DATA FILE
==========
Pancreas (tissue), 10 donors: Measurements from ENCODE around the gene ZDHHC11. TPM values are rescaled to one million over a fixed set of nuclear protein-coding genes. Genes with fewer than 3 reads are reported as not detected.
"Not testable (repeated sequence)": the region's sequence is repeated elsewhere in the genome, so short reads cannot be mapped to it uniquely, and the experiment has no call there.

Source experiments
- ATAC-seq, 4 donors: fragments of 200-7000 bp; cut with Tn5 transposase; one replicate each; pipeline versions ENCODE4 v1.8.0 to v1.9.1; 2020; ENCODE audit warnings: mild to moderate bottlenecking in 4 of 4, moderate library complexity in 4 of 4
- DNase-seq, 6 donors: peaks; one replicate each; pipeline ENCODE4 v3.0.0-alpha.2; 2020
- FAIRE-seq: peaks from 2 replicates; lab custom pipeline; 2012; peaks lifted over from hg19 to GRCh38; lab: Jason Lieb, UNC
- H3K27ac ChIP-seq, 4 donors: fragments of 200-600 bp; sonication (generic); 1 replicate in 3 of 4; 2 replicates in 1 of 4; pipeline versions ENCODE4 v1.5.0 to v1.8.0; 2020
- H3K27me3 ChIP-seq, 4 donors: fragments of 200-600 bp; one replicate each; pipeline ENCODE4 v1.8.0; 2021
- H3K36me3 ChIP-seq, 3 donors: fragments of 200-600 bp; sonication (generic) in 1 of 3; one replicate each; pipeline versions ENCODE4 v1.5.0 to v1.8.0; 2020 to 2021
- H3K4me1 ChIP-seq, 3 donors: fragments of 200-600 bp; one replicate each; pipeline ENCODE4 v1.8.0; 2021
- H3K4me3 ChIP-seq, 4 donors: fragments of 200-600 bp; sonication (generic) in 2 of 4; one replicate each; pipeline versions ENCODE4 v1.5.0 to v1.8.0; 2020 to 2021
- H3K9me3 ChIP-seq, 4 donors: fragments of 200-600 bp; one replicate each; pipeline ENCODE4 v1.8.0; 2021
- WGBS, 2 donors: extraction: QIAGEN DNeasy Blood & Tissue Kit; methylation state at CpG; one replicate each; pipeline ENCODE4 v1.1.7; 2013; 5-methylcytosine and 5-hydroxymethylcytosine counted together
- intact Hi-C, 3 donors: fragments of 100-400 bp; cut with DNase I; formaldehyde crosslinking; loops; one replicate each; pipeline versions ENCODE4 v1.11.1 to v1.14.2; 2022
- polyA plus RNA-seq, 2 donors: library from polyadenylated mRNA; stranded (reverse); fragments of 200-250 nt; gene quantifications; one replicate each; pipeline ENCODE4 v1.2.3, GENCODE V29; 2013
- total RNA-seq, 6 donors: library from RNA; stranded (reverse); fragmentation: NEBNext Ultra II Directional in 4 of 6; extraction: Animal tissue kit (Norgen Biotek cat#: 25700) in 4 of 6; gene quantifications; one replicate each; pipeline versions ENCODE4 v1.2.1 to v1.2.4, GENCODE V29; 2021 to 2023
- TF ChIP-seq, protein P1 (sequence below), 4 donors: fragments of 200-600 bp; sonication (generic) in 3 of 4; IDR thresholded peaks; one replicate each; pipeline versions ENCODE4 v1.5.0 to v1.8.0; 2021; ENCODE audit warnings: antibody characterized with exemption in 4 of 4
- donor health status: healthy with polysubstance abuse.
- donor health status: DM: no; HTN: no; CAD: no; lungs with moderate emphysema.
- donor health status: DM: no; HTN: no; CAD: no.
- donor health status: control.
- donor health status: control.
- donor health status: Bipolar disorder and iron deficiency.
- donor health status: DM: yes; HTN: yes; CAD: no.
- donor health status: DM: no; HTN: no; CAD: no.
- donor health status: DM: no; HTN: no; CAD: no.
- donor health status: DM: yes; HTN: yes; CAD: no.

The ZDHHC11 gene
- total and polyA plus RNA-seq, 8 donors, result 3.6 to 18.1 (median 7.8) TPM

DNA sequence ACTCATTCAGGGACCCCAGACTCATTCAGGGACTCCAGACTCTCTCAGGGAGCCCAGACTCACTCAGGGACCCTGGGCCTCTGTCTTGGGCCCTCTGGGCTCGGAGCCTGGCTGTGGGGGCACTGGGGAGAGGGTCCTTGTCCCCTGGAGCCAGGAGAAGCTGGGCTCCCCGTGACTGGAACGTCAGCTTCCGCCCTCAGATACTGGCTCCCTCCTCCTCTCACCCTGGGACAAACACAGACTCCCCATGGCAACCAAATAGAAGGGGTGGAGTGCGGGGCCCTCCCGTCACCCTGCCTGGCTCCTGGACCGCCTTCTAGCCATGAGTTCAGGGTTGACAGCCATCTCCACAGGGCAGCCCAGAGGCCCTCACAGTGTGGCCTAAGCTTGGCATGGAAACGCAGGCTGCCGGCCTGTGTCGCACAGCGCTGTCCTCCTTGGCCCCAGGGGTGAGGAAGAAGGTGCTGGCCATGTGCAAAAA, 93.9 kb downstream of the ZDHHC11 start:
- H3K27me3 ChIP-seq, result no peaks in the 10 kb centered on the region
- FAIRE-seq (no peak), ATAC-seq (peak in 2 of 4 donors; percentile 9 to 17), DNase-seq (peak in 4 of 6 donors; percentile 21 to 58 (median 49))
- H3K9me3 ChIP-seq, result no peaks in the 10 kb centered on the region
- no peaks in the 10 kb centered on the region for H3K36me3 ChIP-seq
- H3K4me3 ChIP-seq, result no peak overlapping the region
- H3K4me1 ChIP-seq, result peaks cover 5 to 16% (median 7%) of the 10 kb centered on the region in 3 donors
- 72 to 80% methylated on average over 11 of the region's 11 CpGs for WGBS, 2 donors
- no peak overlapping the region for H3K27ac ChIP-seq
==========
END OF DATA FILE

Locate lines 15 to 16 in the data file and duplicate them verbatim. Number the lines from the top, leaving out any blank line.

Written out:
- polyA plus RNA-seq, 2 donors: library from polyadenylated mRNA; stranded (reverse); fragments of 200-250 nt; gene quantifications; one replicate each; pipeline ENCODE4 v1.2.3, GENCODE V29; 2013
- total RNA-seq, 6 donors: library from RNA; stranded (reverse); fragmentation: NEBNext Ultra II Directional in 4 of 6; extraction: Animal tissue kit (Norgen Biotek cat#: 25700) in 4 of 6; gene quantifications; one replicate each; pipeline versions ENCODE4 v1.2.1 to v1.2.4, GENCODE V29; 2021 to 2023